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Resources for Writers

How To Start A Small Press by Claire Hennessy

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Article by Claire Hennessy ©.
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How To Start A Small Press

  1. Read a lot. Dream a lot. Fall in love with stories, not just in books but all kinds – the stories that songs tell, that movies depict, that are all around us, from elderly relatives describing their past to our pals talking about their love lives. Soak up as much as you can. Become the kind of person who is evangelical about their cultural passions, who tells their friends they NEED to watch this show, to read that novel.
  2. Write your own words, because you have your own stories to tell, and because even though there are other things in your life, this calls to you. Send work out. Have work published – maybe stories with injured athletes, maybe novels for teenagers with thoughts about kissing. Keep writing. Keep going.
  3. Befriend others who write, who read, who get The internet will help with this, provide a foundation and a continuity after first in-person meetups, but there is so much more to come, so many gorgeous chats over tea or coffee or wine or beer or pizza or old Buffy episodes.
  4. Say yes to the things you can say yes to as a writer. Learn how to give a workshop, or to select a competition shortlist, or to sift through submissions, or to provide critique on other people’s work. Maybe go to New York for a bit to work for literary magazines. Or maybe stay closer to home and work with students at Fighting Words. Note the things that you’re doing and loving, some of which are the things many writers find a ‘distraction’ from their ‘real work’, and realize that although your own words still matter tremendously, you do not quite agree that they are the only thing that might matter. You feel like maybe this other stuff could be at least part of your own ‘real work’.
  5. Keep having the chats with your writer-friends. Do the thing that everyone does where you imagine the ‘wouldn’t it be great if one day’ scenarios. Perhaps note, at the back of your mind, that the three of you having these conversations have a clearer shared sense of purpose than any other ‘one day’ chats in your life; that it is not like running into someone from your past on the street and promising, insincerely, that you really will be in touch about coffee or drinks soon, soon, see ya.
  6. When the moment of ‘is this the time?’ hits, say yes. Say yes enthusiastically, but with a thread of caution, because you know enough not to fling yourselves into something with all your energy with nothing in reserve. Give an informed yes, a realistic yes, a sustainable-for-the-foreseeable-future yes. Agree on the order of things you want to do: literary journal first, books next.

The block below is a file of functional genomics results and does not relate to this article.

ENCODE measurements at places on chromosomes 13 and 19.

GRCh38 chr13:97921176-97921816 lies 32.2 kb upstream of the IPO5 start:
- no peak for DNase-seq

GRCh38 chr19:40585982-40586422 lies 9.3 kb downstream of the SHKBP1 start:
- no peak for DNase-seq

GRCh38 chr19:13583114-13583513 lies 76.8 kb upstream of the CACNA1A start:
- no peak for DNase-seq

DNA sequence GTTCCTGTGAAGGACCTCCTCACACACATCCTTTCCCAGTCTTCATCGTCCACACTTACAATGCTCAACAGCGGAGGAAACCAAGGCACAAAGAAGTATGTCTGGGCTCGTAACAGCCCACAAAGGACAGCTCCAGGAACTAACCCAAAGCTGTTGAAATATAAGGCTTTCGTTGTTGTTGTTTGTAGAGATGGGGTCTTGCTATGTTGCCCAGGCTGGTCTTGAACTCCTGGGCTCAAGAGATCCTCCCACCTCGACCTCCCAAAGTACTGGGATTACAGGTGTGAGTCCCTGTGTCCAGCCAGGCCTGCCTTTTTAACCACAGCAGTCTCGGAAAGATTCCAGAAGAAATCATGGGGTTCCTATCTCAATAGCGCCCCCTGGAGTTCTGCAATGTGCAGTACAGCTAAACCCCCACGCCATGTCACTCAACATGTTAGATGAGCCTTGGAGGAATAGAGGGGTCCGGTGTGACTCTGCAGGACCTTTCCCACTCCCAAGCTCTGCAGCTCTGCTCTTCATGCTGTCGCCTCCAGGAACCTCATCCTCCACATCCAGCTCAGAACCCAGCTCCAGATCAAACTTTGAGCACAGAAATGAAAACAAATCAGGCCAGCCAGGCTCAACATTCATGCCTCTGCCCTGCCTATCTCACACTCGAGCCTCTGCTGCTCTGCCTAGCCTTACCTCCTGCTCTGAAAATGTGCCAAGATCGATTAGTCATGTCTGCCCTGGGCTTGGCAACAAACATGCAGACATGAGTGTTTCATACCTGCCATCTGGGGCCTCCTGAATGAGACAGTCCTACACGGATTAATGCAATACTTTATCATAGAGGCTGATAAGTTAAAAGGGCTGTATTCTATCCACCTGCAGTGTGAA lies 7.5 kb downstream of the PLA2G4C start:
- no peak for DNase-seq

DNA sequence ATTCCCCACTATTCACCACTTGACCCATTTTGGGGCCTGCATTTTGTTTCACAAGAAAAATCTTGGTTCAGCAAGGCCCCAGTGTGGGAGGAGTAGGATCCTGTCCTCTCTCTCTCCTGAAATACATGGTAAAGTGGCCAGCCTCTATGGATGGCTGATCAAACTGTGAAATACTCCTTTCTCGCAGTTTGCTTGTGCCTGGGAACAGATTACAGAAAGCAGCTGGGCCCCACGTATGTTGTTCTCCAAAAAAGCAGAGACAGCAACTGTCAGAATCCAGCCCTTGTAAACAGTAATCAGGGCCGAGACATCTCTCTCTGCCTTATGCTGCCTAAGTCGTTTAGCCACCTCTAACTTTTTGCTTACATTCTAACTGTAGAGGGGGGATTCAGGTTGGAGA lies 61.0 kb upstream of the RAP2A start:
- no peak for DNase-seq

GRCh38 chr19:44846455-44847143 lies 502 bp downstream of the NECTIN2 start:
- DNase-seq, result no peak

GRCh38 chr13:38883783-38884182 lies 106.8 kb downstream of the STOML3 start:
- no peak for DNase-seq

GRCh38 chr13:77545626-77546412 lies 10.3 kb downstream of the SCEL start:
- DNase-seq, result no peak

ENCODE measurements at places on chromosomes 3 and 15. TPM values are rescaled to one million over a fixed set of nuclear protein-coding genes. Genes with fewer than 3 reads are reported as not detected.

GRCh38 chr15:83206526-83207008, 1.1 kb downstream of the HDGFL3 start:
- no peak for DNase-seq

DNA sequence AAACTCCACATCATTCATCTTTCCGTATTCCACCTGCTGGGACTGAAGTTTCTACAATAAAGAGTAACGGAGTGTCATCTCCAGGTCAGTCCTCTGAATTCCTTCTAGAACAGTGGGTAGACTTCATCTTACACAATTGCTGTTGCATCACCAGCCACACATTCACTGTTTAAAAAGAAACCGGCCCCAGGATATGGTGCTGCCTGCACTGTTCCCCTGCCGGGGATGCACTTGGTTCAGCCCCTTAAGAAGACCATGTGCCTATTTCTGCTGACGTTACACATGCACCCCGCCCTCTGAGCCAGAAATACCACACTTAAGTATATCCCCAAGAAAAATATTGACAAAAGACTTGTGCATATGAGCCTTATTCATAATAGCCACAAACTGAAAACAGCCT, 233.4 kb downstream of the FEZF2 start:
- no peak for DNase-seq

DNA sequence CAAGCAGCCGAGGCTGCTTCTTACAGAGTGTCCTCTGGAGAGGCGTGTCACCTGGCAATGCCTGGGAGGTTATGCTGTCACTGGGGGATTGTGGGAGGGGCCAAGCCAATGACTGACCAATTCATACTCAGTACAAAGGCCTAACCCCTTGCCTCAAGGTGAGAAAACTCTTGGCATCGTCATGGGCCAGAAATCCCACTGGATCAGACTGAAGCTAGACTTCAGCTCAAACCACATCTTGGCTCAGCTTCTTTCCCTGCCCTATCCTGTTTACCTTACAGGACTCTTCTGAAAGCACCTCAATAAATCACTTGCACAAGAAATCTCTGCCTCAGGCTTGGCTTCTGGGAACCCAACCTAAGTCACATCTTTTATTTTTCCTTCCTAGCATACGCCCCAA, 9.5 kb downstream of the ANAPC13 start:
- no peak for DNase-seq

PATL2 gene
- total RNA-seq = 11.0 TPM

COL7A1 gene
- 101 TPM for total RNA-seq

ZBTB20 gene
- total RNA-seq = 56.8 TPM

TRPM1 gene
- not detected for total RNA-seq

7. Imagine that you understand how much work it’s going to be. Appreciate that it will probably be more. Breathe carefully when you realize it’s even a little bit more than that. Take a moment (this is purely theoretical, it won’t ever happen) to pat yourself on the back for not racing into everything all at once.
  8. While you are not racing into the books side of your tiny press, be thinking about it. At the back of your mind, as you keep working on issue after issue, think and plot and plan. Discuss with your fellow editors. Be ready. Take a moment to feel overwhelmed occasionally. It is legitimate.
  9. When talks begin about the first book, remember that you are a writer – i.e. make sure to remind the author that you flippin’ love the book, even as you suggest small editorial notes – as well as a publisher – i.e. be strategic and don’t rush things. Give everyone the time to make this the best book it can be.
  10. Seek out the experts. There are things you know and there are things you don’t, but also things you sort-of know but other people understand far better. Work with other brilliant people on anything you don’t feel is your absolute super-strength. (Don’t try to be a hero.)
  11. Celebrate the moments, the releases, the sending-off-to-the-printers, because there is always more work to be done the next day, week, month. Take a minute, or an evening, to mark the getting-stuff-done.
  12. Take all advice with a pinch of salt, for example if you are reading this article and want to do your own thing. Seize what is helpful, and then, well – you do you.

Banshee Press was founded in 2014 by writers Laura Cassidy, Claire Hennessy and Eimear Ryan. They publish two issues of their literary journal, Banshee, each year, and published their first book, Paris Syndrome (a collection of short stories by Lucy Sweeney Byrne) in September 2019. Further books and issues are on the way.

https://bansheelit.tumblr.com/ParisSyndrome

(c) Claire Hennessy

About Paris Syndrome by Lucy Sweeney Byrne:

‘Full of vitality and precision, and so rawly funny’ – Kevin Barry

‘Gripping and beautiful’ – Gavin Corbett

‘An addictive, keeps-you-up-till-the-birds-are-singing read’ – Rob Doyle

‘Fresh and restless’ – Colin Barrett

‘She writes brilliantly: every few pages you’ll come across a turn of phrase or moment of insight so inventive, fresh and true, you’ll wonder (enviously, I admit it) how someone so young can produce something this good.’ – Daragh McManus, The Irish Independent.

Order your copy online here.

And see here for E.R. Murray’s review of Paris Syndrome.


Claire Hennessy is a writer, editor, reviewer & tea-drinker based in Dublin. Her most recent YA novel, Like Other Girls, is published by Hot Key Books; she also has a short story in The Broken Spiral, an anthology in aid of the Dublin Rape Crisis Centre. She teaches creative writing and is course programmer for the Big Smoke Writing Factory (www.bigsmokewritingfactory.com).